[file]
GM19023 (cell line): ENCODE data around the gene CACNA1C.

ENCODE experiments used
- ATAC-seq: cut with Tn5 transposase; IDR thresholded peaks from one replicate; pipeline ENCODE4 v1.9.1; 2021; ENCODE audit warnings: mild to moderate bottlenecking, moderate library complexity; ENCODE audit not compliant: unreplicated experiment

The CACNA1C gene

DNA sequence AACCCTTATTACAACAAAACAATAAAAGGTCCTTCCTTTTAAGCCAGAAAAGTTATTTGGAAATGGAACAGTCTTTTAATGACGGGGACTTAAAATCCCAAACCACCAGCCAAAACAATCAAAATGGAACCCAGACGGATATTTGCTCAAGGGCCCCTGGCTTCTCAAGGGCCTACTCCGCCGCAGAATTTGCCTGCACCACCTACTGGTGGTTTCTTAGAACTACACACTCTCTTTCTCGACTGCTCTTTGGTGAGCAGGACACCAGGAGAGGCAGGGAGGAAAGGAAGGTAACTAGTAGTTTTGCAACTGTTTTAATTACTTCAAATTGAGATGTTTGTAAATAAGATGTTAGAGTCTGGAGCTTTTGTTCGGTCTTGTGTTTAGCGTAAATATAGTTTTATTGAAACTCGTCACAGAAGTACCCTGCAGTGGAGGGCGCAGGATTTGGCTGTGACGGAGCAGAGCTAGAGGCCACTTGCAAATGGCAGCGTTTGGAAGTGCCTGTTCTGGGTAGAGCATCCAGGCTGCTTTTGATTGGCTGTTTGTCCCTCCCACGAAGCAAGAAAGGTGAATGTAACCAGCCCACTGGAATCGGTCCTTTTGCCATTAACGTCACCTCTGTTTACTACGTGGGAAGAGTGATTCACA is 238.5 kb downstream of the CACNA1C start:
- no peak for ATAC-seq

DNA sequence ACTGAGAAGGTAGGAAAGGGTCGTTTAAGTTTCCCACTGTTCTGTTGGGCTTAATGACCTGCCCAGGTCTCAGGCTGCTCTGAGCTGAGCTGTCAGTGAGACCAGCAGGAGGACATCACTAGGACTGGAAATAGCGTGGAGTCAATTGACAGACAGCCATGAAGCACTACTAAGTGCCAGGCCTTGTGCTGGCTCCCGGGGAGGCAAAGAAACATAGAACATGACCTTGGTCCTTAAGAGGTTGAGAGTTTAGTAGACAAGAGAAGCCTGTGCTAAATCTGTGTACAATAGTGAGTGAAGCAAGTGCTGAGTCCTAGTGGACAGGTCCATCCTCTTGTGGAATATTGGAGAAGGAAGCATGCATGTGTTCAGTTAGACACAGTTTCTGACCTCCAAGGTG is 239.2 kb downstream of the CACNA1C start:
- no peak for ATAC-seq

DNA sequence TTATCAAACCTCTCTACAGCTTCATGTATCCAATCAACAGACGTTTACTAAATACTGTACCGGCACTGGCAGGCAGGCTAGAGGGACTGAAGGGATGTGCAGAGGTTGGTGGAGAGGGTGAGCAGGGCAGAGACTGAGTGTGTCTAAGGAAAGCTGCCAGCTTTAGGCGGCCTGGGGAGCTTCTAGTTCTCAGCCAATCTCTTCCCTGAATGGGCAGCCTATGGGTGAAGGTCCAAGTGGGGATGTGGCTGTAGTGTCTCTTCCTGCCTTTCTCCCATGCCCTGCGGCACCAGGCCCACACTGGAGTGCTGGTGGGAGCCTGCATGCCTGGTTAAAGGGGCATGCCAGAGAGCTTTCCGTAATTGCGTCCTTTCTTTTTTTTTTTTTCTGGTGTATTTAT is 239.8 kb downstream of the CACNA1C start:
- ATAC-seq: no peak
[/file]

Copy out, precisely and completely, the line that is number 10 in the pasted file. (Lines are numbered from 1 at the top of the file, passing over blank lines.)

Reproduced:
- ATAC-seq: no peak